Skip to content


  • Introduction
  • Open Access

VarI-SIG 2014 - From SNPs to variants: interpreting different types of genetic variants

BMC Genomics201516(Suppl 8):I1

Published: 18 June 2015


The decreasing cost of high-throughput sequencing is still rapidly increasing the number of known genetic variants [1, 2]. For example, the size of the dbSNP database [3] has nearly doubled over the past years to 110 million human single nucleotide polymorphisms and short genomic variants. Unfortunately the characterization, annotation, and interpretation of these variants are still lagging. In particular, the interpretation of genetic variants and their implication in disease is one of the major challenges in personalized medicine [46].

The 4th edition of the Variant Interpretation Special Interest Group (VarI-SIG, formerly SNP-SIG) meeting [79] was held on July 12 at the ISMB 2014 in Boston (MA). The central meeting themes were "Annotation and prediction of structural/functional impacts of coding variants" and "Genetic variants as effectors of change: disease and evolution". The VarI-SIG is organized as a venue for the development of a research network of scientists, necessary for facilitating the exchange of ideas and establishing new collaborations. This year's meeting attracted over 100 participants, with seven research talks and five presentations from the leading scientists of the field.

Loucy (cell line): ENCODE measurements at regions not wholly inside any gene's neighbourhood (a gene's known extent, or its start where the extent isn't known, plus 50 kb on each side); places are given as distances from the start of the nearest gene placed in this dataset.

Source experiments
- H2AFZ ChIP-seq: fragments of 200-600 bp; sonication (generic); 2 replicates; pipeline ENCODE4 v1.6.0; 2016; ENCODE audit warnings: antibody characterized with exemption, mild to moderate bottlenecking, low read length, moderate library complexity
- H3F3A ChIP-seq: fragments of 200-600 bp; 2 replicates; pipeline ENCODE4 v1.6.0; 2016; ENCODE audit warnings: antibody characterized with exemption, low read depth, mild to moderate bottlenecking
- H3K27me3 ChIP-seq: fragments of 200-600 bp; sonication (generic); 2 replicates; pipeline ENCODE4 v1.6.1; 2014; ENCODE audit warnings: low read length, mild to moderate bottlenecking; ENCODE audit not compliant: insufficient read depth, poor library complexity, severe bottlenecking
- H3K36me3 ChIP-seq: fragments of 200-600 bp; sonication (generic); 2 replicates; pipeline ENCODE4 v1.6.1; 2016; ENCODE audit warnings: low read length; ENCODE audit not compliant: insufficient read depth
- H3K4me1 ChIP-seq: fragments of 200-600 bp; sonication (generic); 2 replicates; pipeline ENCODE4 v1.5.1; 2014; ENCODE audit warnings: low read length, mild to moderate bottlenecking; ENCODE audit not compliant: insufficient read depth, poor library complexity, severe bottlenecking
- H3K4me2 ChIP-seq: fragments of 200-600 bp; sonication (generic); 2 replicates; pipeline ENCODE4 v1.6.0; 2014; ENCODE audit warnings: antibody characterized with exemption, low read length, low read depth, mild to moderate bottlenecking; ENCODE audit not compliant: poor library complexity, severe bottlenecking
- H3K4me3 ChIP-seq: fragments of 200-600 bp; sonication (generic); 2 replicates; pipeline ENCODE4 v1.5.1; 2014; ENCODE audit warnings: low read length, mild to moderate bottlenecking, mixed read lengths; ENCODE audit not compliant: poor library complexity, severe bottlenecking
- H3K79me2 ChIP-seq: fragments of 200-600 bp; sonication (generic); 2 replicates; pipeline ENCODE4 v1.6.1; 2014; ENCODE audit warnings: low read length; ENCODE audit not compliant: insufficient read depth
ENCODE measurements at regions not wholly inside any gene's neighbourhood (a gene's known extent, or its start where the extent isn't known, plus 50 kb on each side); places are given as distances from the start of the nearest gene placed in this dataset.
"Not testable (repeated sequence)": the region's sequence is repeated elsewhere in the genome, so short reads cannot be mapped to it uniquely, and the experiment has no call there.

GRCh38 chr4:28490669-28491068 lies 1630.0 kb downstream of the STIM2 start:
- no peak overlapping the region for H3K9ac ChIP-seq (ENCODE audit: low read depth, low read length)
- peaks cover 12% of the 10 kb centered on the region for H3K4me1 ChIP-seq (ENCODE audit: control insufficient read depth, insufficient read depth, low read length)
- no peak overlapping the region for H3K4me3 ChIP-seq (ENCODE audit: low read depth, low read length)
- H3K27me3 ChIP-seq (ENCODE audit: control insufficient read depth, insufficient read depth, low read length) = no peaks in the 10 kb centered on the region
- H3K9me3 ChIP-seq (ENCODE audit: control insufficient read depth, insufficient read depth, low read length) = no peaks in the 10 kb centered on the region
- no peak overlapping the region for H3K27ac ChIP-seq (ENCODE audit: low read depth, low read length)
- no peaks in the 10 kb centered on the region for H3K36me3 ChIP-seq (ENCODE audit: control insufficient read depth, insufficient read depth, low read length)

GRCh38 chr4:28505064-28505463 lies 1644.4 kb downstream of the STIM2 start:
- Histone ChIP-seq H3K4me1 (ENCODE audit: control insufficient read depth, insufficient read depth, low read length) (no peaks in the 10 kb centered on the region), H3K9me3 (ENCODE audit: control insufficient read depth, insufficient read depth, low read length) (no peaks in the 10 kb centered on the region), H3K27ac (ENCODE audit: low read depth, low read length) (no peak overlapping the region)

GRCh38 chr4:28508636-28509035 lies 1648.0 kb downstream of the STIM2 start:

Manuscript submission and review

This year we received 11 submissions to the VarI-SIG special issue. All submissions were by-invitation on the basis of talks/interactions that took place at the meeting. In addition to editorial evaluations, all manuscripts were assessed by at least two reviewers from a panel of 22 experts in the field (see Acknowledgements). To maintain reviewer anonymity, the four reviewers of submissions in which the editors are co-authors remain un-named. After 2 rounds of review 9 of the 11 manuscripts were accepted for publication in this special issue.

The articles presented in this SIG proceedings issue focus on annotating genomic variants in coding [10] and non-coding regions [11], identifying phenotypic impacts of genetic and epigenetic variations [1214], characterizing biological basis of Mendelian diseases [15] and interpreting the cancer genome [16], detecting positive selection in regulatory regions [17], and identifying geographical origins of individuals [18].